Shuli opened her mouth to say something, and then snapped it closed. And being that that was a rare thing for Shuli Emmanuel to do, Mimi knew that her friend finally believed her.
“Actually,” Shuli said finally, “I…I really want to go to Shaarei Binah. I mean, I’m applying to this school, too—that’s why I’m here for an interview now—but my first choice is your grandmother’s school.”
“So go there.” Mimi smiled, and only her pride prevented her from crying. “I know you made a good impression on my grandmother.”
“You said she’s not the one deciding this year.”
“But they might bring her tomorrow, I mean, she might come tomorrow for some of the interviews.”
“Well, I guess we’ll see,” Shuli said, and looked around. Although she had come here as a second choice, she found herself saying, “But if you register here, maybe I’ll decide that I want to come with you.”
“Thanks,” Mimi said stiffly. “But it’s okay. Go wherever you want.”
“Of course I’ll go wherever I want,” Shuli said frostily. “The question is why you are not going where you want.”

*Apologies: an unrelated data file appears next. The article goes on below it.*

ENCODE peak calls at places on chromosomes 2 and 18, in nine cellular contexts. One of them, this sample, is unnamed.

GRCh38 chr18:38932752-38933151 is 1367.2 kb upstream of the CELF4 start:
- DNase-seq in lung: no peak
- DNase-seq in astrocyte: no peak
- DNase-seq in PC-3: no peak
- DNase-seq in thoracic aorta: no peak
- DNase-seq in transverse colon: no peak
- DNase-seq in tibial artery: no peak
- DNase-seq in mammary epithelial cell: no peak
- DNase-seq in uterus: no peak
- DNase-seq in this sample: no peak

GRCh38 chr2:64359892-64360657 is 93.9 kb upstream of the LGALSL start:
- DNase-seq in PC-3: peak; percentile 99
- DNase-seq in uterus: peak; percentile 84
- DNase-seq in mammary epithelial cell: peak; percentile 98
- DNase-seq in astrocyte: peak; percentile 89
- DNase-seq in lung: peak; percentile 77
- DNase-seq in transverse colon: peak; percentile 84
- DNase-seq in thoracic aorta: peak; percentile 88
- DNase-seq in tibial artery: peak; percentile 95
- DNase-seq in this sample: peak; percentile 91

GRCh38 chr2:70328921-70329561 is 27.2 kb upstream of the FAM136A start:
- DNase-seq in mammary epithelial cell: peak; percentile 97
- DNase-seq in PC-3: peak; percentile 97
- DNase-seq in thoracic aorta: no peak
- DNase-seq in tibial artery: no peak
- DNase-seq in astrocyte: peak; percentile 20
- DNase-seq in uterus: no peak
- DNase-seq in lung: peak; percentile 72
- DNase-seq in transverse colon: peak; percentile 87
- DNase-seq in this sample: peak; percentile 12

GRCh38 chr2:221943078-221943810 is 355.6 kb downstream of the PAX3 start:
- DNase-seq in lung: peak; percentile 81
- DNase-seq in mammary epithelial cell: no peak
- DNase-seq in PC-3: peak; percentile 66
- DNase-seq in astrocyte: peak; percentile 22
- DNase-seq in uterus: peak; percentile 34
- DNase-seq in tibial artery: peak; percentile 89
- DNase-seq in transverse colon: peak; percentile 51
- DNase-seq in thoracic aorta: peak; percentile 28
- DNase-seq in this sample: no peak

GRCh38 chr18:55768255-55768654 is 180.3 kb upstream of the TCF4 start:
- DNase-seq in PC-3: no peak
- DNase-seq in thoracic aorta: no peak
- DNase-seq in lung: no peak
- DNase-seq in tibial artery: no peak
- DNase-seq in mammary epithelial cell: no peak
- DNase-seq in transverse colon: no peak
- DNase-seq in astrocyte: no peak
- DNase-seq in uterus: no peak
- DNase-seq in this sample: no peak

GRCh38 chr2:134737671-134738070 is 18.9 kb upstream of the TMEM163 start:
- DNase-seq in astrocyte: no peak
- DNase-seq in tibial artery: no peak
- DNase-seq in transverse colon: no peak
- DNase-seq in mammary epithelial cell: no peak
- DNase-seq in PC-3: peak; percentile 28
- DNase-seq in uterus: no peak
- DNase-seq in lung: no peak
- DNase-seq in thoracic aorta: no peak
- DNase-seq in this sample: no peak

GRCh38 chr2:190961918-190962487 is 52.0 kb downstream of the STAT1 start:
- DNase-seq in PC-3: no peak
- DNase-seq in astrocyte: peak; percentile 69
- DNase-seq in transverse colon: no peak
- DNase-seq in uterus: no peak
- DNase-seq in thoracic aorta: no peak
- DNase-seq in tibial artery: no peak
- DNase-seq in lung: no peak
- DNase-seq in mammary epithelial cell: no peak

“Because I don’t want to.”
“Really.” Mimi grasped Shul’s wrist in an uncharacteristic motion. Maybe she had learned it from Shuli herself. “I don’t want to go to Shaarei Binah. I really don’t want to. To tell you it’s not hard for me? I’m not saying that. But my parents think that I’ll do much better somewhere else.” She took a deep breath. “And so do I.”
Her friend looked at her doubtfully, but didn’t say a word. Now Shuli had to decide whether to come here with Mimi or to go to Shaarei Binah and risk losing the good friend she’d worked so hard to acquire.
Well, Shuli thought, let’s first see where I get accepted. Then I can decide.